Dr Kate Norris and her analysis of essential nutrients needed to maintain a healthy skin. These nutrients also are prevelant in reducing and managing inflammitory skin conditions such as acne, psoriasis, eczema, dry and rough skin and other inflammitory skin conditions. 

Silica is essential trace nutrient for maintaining the health of connective tissues due to its role in collagen and the formation of glycosaminoglycans (GAGs), which are structural building blocks, a well-known GAG important for skin health is hyaluronic acid. This has been shown to promote skin cell proliferation and increase the presence of retinoic acid, improving the skin’s hydration. Food sources of silica include leeks, green beans, strawberries, cucumber, mango, celery, asparagus and rhubarb. Silica can also be found in certain types of water, such as Fiji brand water.

skin matrix
Niacin (vitamin B3) plays a vital role in cell metabolism as a coenzyme in energy producing reactions involving the breakdown of carbohydrates, fats, and proteins, as well as fatty acid and cholesterol synthesis. Pellagra, the disease of late stage niacin deficiency, causes a variety of skin symptoms such as dermatitis and a dark, scaly rash. While a low intake of niacin is unlikely, there are some diseases that may cause inadequate niacin absorption from the diet (for example Coeliac Disease/ Crohn’s Disease). Good whole-foods sources of niacin include meat, poultry, red fishes such as tuna and salmon, and seeds. Milk, green leafy vegetables, coffee, and tea also provide some niacin to the diet
Vitamin K2
Vitamin K2 has many important roles in the body. This vitamin is likely beneficial for preventing wrinkling and premature aging. Adequate dietary vitamin K2 prevents calcification of our skin’s elastin, the protein that gives skin the ability to spring back, smoothing out lines and wrinkles. Vitamin K2 is also necessary for the proper functioning of vitamin A- and D- dependent proteins. As I discussed earlier, vitamin A is essential for proper skin cell proliferation, and cannot work properly if vitamin K2 is not available. Therefore, vitamin K2 is important in the treatment of skin symptoms of vitamin A deficiency. Great sources of vitamin K2 include butter and other high fat dairy products from grass-fed cows, egg yolks, liver, and natto. Fermented foods such as sauerkraut and cheese are also quite high in vitamin K2 due to the production of this vitamin by bacteria. It is important to note that commercial butter and other dairy products are not significantly high sources of vitamin K2, as most dairy cattle in our country are fed grains rather than grass. It is the grazing on vitamin K1-rich grasses that leads to high levels of vitamin K2 in the dairy products of animals.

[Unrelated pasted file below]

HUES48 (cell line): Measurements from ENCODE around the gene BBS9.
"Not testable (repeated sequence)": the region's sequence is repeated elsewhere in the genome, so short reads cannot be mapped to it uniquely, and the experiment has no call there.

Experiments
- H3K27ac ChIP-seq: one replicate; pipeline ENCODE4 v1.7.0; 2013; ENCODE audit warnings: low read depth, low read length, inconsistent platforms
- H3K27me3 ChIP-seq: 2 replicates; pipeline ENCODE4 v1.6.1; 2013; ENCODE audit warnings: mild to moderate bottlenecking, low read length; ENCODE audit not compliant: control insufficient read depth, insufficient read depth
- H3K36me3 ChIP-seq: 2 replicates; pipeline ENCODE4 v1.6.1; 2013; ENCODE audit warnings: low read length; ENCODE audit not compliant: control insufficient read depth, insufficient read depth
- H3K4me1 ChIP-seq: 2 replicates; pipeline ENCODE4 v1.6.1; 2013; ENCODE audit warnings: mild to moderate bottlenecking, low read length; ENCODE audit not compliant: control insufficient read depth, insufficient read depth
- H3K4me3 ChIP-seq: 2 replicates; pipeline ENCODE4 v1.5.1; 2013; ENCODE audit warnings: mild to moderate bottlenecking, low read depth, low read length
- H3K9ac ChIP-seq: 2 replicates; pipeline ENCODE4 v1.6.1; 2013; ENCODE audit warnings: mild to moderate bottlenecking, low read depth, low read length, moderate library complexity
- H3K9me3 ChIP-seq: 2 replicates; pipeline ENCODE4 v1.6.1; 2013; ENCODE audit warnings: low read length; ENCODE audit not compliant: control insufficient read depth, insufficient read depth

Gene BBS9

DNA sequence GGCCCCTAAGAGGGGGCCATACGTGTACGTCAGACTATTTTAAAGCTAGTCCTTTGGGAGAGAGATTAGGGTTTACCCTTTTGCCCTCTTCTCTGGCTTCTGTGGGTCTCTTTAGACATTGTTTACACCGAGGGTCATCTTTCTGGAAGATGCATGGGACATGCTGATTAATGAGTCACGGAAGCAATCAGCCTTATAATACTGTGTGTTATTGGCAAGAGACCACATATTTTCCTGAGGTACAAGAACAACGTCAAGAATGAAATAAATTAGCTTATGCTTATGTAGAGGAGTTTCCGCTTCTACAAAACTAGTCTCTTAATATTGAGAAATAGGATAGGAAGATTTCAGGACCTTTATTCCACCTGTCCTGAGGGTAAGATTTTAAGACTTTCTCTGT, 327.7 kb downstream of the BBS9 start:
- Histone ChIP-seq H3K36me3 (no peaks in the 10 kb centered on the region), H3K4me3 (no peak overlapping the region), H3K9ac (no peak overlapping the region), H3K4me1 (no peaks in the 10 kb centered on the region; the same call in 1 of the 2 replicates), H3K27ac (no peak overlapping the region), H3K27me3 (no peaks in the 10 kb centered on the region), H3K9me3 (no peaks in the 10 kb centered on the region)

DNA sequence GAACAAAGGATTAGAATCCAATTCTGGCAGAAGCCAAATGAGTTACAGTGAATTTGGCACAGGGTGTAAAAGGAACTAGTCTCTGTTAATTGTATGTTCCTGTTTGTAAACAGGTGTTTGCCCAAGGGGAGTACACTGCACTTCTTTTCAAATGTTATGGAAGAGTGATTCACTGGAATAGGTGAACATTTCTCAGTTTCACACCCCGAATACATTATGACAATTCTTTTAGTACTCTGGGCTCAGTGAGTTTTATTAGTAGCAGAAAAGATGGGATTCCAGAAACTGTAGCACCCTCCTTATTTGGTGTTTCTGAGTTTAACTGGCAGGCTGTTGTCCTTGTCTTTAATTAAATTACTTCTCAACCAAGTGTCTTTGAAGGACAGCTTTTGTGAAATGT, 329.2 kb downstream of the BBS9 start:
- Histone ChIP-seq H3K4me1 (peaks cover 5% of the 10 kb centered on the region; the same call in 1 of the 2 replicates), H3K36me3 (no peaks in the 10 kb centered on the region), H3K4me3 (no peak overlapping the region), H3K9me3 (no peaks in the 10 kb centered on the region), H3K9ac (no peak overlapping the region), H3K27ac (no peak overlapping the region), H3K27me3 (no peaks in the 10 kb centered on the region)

A great all-around supplement for skin health is a Fermented Cod Liver Oil and Butter Oil blend. It has a great mix of vitamins A, D, K2, and omega-3s in the proper ratios to help maximise skin health
Pantothenic Acid
Pantothenic acid (B5), is a water-soluble vitamin and plays a role in a wide variety of biological activities, and is needed by many different types of skin cells for proper regeneration and growth. B5 increases levels of glutathione in the cells, which acts as a potent antioxidant in the skin. Pantothenic acid is available in a variety of foods, but the richest sources are liver and kidney, egg yolk, and broccoli. Fish, shellfish, chicken, dairy products, mushrooms, avocado, and sweet potatoes are also good sources. Most healthy people have no problem meeting their pantothenic acid requirements, but factors such as stress, pregnancy, and a diet high in processed foods can increase one’s needs for this vitamin.


Other Blog Reading from Dr Kate Norris:

Dr Kate Norris on Skin Health and Nutrition Over View

Dr Kate Norris on Nutrients for Healthy and Glowing Skin Part 3

Dr Kate Norris
Integrative Medical Doctor



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